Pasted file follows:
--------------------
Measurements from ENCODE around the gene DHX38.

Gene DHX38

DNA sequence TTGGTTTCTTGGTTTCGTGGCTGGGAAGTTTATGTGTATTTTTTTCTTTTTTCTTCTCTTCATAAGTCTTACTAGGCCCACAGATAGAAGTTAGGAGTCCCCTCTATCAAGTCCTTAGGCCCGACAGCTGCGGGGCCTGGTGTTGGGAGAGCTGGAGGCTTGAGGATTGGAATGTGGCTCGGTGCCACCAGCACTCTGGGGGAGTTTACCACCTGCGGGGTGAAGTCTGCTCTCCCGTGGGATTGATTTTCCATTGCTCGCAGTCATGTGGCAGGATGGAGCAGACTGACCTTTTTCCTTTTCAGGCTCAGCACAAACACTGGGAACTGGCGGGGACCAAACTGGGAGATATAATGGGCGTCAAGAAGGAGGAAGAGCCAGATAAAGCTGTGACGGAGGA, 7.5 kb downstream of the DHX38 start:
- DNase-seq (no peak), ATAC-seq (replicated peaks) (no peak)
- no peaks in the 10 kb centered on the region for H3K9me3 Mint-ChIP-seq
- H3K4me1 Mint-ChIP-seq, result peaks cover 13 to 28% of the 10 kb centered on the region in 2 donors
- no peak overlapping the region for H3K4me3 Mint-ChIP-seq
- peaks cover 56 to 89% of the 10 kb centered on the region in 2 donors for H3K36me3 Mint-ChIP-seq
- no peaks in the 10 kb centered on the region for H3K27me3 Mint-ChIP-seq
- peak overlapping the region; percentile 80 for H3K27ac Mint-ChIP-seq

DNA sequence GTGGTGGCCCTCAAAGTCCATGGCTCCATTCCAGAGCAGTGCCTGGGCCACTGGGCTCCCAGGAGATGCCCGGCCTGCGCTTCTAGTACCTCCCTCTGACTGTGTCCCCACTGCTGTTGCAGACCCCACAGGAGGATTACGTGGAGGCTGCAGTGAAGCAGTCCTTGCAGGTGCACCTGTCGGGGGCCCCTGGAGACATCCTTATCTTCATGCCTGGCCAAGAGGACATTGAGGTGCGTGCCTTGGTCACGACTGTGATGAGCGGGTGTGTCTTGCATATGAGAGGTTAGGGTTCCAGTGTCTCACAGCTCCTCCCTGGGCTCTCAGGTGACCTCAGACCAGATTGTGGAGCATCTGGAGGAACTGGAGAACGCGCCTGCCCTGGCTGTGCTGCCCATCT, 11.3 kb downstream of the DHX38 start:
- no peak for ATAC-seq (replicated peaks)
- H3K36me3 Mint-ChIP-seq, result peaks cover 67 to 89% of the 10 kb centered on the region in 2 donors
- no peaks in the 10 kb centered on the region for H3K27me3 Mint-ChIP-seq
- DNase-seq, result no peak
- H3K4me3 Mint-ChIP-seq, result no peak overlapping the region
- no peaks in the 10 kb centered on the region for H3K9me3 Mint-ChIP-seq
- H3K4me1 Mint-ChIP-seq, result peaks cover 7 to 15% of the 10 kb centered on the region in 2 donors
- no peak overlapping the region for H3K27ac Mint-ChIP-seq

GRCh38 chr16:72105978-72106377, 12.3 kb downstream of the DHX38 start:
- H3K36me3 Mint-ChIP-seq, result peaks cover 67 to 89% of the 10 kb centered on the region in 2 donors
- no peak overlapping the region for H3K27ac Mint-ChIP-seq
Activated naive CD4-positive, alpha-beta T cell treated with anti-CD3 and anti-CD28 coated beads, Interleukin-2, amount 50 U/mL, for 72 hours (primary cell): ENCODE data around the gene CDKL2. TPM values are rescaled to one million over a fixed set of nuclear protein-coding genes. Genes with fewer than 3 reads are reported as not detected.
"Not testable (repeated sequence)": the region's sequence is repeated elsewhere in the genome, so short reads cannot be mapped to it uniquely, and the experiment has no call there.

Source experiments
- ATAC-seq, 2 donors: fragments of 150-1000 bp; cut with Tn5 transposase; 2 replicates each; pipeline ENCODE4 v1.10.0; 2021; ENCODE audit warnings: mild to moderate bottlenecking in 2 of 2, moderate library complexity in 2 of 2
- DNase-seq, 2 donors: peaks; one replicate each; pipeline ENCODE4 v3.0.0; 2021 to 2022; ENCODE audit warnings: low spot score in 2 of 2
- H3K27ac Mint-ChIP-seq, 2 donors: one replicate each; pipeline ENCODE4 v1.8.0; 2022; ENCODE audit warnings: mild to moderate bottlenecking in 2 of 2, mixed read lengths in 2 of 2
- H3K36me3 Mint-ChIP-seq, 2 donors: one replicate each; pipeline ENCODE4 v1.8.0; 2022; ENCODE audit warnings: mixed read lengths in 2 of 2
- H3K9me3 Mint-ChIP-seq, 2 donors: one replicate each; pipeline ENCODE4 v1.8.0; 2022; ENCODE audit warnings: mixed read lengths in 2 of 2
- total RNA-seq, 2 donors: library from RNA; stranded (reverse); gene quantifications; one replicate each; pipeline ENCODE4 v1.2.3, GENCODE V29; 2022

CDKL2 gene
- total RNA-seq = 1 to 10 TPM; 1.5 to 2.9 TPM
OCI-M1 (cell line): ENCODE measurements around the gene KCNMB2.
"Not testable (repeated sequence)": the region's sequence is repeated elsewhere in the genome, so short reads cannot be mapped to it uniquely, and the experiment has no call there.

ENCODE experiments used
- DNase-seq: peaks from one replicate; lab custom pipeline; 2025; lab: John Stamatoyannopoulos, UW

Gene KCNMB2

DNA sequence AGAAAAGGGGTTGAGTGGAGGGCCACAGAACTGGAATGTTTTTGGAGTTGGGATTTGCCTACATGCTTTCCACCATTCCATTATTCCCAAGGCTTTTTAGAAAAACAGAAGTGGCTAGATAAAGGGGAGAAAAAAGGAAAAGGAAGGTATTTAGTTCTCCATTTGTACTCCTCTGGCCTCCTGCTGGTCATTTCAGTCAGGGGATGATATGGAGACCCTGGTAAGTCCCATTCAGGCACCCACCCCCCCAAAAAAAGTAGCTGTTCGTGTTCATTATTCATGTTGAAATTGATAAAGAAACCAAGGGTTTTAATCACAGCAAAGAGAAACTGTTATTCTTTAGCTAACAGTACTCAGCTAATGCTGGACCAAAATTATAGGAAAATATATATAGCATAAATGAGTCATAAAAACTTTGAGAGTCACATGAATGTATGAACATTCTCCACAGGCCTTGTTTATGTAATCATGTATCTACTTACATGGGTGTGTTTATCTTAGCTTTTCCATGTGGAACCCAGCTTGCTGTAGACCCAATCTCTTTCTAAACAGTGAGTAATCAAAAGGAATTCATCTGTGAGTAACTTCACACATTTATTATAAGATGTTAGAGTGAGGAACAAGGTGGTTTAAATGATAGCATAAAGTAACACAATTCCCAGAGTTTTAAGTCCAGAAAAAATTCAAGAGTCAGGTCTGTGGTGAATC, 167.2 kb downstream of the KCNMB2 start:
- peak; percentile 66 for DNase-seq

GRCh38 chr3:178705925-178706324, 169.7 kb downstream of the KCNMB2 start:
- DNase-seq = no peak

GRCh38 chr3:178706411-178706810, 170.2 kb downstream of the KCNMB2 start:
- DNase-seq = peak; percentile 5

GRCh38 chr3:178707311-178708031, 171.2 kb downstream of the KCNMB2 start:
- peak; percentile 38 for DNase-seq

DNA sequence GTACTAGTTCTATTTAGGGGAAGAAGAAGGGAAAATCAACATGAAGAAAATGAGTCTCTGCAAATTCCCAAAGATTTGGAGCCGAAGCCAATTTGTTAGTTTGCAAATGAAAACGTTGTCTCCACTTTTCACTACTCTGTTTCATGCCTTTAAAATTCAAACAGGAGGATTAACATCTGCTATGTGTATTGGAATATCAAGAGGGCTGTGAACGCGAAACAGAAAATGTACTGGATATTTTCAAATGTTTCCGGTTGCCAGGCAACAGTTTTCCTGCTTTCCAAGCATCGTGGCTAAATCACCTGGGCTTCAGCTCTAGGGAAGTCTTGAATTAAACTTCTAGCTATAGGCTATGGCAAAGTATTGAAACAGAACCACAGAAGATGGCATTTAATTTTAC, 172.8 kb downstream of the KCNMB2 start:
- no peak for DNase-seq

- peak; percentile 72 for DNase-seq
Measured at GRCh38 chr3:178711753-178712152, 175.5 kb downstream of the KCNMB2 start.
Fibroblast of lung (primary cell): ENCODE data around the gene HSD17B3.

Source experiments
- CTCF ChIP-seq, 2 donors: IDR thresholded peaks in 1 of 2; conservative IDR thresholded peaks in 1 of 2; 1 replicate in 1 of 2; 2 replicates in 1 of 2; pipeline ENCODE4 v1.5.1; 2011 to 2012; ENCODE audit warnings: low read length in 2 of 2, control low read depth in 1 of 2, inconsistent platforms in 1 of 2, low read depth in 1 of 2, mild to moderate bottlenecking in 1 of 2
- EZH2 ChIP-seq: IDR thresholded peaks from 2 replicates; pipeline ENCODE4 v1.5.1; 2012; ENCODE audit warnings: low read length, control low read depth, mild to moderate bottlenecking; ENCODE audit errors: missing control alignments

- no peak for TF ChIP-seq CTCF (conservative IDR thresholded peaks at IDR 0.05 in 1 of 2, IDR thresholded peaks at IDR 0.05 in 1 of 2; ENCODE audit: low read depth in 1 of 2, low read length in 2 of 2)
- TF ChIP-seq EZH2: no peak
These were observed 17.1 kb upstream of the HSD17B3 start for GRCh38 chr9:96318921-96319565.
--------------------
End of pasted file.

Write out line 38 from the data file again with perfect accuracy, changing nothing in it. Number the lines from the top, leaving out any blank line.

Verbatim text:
Gene KCNMB2